Shares in mainland cement maker West China Cement were suspended from trading at the company's request yesterday, following the release of an analyst's report alleging the company was guilty of 'blatant fraud'.
In its statement to the Hong Kong stock market, West China Cement requested the suspension 'pending the release of a clarification announcement by the company which is price-sensitive in nature'.
In little more than an hour's trade before the request notice was filed and granted, 34.78 million West China Cement shares changed hands, equivalent to a full day of heavy trading; but the share price fell only marginally from an overnight close of HK$1.32 to HK$1.30 when trading was suspended at 10.51am.
The request followed the overnight release of a scathing report by Glaucus Research Group, a US firm that investigates Chinese listed companies, accusing West China Cement of 'fabricating' its financial statements.
'We believe that West China Cement is a blatant fraud. We believe West China Cement's margins are fabricated,' the report stated.
The report alleged documents by China's State Administration for Industry and Commerce indicated that the profit margin of one of West China Cement's cement plants was far below the margin stated by the company. A cement price war in Shaanxi province last year 'exposes the absurdity of West China Cement's margins,' the report stated.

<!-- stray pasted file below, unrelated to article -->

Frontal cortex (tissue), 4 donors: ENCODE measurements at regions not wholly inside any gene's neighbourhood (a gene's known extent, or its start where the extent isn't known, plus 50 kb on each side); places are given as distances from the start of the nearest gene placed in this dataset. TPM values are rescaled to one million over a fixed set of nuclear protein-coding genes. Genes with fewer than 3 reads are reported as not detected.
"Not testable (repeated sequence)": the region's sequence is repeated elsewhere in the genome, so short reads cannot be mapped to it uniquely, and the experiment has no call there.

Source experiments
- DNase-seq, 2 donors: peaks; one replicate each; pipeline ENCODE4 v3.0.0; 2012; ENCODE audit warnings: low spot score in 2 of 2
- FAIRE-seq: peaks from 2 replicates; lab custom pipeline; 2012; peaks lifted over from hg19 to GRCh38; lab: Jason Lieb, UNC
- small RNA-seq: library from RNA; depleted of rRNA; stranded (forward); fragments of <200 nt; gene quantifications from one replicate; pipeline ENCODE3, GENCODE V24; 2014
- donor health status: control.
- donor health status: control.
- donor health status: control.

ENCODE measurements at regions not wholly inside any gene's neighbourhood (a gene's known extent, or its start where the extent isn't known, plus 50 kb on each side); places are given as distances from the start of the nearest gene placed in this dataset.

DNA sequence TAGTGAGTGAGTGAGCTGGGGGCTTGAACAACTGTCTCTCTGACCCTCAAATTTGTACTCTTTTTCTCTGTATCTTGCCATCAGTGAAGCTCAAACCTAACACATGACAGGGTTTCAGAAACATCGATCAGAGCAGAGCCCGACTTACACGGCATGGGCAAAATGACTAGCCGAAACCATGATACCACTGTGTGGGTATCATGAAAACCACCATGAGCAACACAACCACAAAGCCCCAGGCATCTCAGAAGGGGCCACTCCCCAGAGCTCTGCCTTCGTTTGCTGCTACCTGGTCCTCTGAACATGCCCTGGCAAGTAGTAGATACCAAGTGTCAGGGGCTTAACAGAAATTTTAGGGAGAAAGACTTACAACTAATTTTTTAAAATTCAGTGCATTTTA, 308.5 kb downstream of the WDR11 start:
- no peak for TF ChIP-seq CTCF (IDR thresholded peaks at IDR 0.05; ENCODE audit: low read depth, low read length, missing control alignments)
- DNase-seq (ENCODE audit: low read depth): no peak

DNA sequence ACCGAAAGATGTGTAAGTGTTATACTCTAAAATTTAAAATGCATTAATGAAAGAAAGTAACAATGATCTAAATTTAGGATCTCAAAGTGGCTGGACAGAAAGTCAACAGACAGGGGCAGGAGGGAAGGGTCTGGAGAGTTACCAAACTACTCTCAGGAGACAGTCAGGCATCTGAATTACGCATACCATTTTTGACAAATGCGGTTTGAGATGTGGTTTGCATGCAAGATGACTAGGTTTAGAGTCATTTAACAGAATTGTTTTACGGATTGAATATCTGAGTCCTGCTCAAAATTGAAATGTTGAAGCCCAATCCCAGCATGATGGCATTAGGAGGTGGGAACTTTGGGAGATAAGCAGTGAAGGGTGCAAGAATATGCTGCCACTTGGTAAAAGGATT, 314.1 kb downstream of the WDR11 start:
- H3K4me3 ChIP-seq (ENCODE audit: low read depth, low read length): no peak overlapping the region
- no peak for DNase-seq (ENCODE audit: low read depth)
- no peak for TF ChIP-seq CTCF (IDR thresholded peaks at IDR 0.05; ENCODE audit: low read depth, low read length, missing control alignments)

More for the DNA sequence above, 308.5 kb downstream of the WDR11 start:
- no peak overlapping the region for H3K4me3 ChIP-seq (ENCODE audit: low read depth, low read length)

But a local analyst who declined to be named said he was puzzled by the claims. 'According to our estimates, West China Cement's gross profit sounds reasonable,' he said.
Headquartered in Xian, the capital of Shaanxi province, West China is the leading cement producer in the province.
On May 4, Italcementi Group of Italy acquired 6.25 per cent of the company, making it the third-biggest shareholder. In a press release at the time, Italcementi said it would be a strategic partner and have an executive on West China's board.
Italcementi is listed on the Italian stock exchange and is the world's fifth-largest cement producer.
In its damning report Glaucus also claimed that some of West China Cement's acquisitions were suspicious. 'West China Cement appears to be massively overpaying to acquire money-losing cement factories. We suspect such transactions are secret payments to related parties,' it said.
'We sent an investigator to the registered address of the largest reported shareholder of a cement factory recently acquired by West China Cement - a man who allegedly received over 244 million yuan (HK$299 million) - yet his registered address was a grimy dormitory for a water treatment plant, suggesting that rather than being a wealthy factory owner, he was a front man and possibly a conduit for an undisclosed payment to insiders.'
In the report's disclaimer, Glaucus cautioned: 'We are short sellers. We are biased. Just because we are biased does not mean we are wrong. If we are lying, we will get into serious trouble. We are prepared to support everything we say in a court of law.'
Neither Italcementi nor West China Cement responded to the South China Morning Post's questions yesterday.